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Discussion Starter · #1 ·
Was about to buy OEM front wheel bearings for my '99 GL1500. I see I can get an All Balls set including seals on ebay for 23 bucks including shipping. That's half of discounted OEM. Any opinions on the quality of these bearings?

Also, I need a left front rotor. Western Honda wants $230 for one. I can get EBC for maybe $25 less but that close I'll probably go OEM. Lotta money for a lousy rotor. Any opinions, other sources?

Thanks
 

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The all balls are good name brand bearings, maybe even the same brand Honda uses. That much for a rotor I would go ahead and spring for the OE.
 

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I just checked on eBay and you can get a pair of rotors for $200 including shipping, one rotor for $110. I purchased 3 stainless wave rotors for Red from China for $170 and so far they are excellent.
 

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Have '95SE sidecar rig [12+yrs.]. Had it about 4 years, when new tires were again necessary; pulled both wheels. Decided new wheel bearings were very good idea, due to the stress sidecar use puts on 'em. Got bearing p/ns and their cost from local Honda shop.
Then went to local bearing dealer [Northeast Bearings, Manchester, NH]. They had all bearings [except one] in stock, at less than half OEM cost. Oddball was a dual, stepped rear wheel bearing; exclusive to GL1500, which I had to buy from Honda. Still saved more than enough to cover the one OEM. Will probably change 'em all again this Summer and do the same way. My two cents. RIDE SAFE....Old Tom aka papasmurf in NH :)
 

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Discussion Starter · #6 ·
Thanks fellas. I'll get the All Balls & OEM Rotor (gasp). Ansimp - thanks for the input. Some Chinese stuff seems to be OK & some most definitely isn't and for brakes on a behemoth I'd be afraid to risk it.
 

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Oh - THAT guy...
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I put a brand new EBC rotor on the rear of mine. It came to me very slightly warped, just enough I can feel when I brake. If/when I replace the fronts I will go EOM.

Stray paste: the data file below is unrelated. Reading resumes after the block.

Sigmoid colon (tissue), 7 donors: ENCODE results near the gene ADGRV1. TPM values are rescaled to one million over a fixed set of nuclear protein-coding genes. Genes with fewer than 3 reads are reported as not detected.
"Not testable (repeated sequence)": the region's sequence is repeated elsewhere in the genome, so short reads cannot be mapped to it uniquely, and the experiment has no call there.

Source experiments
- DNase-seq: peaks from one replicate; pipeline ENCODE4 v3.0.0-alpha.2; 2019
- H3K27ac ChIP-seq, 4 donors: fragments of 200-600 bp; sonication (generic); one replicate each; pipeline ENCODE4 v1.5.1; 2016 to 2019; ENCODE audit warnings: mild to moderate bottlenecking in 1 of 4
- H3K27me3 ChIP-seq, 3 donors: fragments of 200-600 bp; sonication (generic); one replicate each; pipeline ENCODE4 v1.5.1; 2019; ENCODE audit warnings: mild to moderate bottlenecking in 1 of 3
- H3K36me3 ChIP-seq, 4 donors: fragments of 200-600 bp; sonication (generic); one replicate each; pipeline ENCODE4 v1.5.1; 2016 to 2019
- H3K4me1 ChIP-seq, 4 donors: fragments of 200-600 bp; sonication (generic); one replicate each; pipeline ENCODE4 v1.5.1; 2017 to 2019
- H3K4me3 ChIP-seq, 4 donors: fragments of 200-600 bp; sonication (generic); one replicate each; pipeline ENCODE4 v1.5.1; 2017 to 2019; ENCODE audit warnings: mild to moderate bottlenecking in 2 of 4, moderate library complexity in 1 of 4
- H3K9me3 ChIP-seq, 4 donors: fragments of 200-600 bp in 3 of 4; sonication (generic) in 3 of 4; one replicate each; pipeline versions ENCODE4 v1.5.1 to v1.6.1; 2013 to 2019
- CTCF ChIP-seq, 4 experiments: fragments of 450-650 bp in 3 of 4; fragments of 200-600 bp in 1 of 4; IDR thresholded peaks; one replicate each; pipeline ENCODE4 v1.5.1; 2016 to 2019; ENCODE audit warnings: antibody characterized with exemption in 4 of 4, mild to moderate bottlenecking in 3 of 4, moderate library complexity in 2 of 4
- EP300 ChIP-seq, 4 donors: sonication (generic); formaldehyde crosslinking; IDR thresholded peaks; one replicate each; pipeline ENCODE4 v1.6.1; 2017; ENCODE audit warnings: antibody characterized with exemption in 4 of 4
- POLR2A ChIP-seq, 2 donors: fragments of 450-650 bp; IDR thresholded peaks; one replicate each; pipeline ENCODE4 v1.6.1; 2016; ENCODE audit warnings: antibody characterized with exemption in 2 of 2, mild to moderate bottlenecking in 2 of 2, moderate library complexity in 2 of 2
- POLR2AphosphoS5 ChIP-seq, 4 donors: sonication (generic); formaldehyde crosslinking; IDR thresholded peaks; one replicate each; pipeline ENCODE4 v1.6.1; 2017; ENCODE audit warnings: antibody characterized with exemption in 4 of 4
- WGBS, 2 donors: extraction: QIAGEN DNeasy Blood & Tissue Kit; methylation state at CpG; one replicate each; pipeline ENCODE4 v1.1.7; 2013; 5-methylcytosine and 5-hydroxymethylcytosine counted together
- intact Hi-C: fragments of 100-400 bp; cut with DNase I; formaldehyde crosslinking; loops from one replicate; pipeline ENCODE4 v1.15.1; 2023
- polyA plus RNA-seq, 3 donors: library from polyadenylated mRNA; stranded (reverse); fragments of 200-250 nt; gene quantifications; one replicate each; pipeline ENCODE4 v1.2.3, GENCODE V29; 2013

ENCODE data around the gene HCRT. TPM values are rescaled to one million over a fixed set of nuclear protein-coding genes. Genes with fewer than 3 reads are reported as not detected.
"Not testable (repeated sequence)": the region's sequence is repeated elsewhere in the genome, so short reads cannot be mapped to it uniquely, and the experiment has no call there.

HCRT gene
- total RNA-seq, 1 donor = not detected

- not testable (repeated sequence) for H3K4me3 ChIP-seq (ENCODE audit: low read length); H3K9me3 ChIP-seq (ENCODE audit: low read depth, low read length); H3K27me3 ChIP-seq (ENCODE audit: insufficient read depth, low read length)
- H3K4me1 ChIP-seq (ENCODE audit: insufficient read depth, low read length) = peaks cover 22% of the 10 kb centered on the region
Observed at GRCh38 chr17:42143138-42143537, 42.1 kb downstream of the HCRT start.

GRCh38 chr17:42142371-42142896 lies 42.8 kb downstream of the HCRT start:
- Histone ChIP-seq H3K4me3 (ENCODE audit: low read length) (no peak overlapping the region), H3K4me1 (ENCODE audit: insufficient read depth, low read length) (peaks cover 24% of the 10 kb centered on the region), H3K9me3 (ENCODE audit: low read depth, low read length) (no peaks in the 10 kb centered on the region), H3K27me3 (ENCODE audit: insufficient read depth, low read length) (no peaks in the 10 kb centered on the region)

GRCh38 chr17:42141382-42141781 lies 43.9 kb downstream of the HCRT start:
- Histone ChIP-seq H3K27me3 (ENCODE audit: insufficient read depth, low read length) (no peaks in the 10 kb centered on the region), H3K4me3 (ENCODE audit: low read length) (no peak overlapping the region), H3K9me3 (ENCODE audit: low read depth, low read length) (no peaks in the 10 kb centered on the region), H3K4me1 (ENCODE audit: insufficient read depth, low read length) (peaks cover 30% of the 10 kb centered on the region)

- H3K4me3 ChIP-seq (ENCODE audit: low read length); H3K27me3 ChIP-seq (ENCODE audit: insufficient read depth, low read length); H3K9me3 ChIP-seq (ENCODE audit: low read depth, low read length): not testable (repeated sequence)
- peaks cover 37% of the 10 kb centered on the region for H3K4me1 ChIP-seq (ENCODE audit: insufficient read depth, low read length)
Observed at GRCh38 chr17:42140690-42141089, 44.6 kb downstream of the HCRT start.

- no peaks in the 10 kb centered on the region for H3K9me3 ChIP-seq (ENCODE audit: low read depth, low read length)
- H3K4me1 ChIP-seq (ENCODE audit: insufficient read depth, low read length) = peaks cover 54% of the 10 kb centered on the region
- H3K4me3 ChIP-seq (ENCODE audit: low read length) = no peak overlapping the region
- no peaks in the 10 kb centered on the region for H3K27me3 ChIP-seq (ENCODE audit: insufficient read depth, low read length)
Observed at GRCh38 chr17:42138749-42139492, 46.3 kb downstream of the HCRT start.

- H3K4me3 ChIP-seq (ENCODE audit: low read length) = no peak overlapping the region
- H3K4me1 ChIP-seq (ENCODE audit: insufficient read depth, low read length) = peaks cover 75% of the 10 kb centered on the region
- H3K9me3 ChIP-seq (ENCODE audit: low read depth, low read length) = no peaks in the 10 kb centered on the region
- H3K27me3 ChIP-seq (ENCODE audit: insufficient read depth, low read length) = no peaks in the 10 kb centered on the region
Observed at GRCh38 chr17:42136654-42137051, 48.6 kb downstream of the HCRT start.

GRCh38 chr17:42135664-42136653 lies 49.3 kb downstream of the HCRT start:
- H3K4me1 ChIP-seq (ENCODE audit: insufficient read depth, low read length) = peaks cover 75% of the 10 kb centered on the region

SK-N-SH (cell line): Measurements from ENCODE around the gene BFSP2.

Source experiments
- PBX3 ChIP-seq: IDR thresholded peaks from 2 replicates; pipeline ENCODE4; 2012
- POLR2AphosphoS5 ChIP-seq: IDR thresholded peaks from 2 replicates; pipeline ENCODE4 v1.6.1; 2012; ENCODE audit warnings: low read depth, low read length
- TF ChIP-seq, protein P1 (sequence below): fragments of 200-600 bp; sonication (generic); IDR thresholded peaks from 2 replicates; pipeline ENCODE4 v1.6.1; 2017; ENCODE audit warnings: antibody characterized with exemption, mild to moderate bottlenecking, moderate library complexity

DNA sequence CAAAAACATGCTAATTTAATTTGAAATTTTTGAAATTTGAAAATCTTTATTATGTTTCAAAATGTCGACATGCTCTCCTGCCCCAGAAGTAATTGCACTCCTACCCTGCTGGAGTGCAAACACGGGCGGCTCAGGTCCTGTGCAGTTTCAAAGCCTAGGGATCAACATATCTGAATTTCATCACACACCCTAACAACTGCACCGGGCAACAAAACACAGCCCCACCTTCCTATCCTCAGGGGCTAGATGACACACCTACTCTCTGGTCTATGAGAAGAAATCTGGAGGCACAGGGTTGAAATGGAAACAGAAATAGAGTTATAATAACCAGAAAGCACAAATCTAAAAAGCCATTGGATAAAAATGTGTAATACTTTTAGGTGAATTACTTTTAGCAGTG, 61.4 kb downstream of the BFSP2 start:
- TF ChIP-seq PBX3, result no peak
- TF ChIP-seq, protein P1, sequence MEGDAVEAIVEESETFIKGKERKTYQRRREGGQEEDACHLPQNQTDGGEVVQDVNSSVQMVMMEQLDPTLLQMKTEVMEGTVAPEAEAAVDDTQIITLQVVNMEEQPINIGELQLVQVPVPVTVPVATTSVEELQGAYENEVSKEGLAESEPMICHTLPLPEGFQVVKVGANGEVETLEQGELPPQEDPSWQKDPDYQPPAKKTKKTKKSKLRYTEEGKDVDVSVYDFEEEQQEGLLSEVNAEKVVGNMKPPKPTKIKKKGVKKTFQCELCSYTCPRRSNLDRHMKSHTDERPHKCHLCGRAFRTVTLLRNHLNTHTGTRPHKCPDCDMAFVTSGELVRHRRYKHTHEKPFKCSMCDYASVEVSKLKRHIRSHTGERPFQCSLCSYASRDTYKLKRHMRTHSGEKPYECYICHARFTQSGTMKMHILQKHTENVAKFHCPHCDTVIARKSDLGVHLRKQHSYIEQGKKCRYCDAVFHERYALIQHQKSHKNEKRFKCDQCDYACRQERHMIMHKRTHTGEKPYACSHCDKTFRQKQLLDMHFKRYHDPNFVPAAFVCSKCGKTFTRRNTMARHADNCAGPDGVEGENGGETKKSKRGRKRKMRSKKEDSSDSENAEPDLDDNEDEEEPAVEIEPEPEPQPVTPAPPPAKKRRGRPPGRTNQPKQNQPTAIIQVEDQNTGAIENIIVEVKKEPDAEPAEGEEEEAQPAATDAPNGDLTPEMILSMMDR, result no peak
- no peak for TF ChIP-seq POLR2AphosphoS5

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Pwhoever
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FWIW, even though All Balls is highly regarded for their steering stem bearings, they don't have the same reputation with wheel bearings. They tend to not have enough grease in there and wear out prematurely. It is an easy fix though. Even though they are considered sealed, you can still pop off the side cap very carefully and pack extra grease in there. Then pop the side cap back on. That is what I did when I installed my All Balls wheel bearings. So far so good.
 

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Junior Grue
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FWIW, even though All Balls is highly regarded for their steering stem bearings, they don't have the same reputation with wheel bearings. They tend to not have enough grease in there and wear out prematurely. It is an easy fix though. Even though they are considered sealed, you can still pop off the side cap very carefully and pack extra grease in there. Then pop the side cap back on. That is what I did when I installed my All Balls wheel bearings. So far so good.
And we have another victim of FUD (Fear, Uncertainty Doubt).

The All Balls bearings like any other double sealed bearings have the correct amount of the correct grease in them when you get them.
You're doing yourself no favour by over packing them with what is perhaps the wrong grease.
 

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I wouldn't open the bearing seal either. If you did it would seem necessary to be sure the grease you use is compatible. A sealed bearing really doesn't need as much grease as a hand packed bearing because the seals keep out dirt and prevent the grease from escaping the bearing.
 
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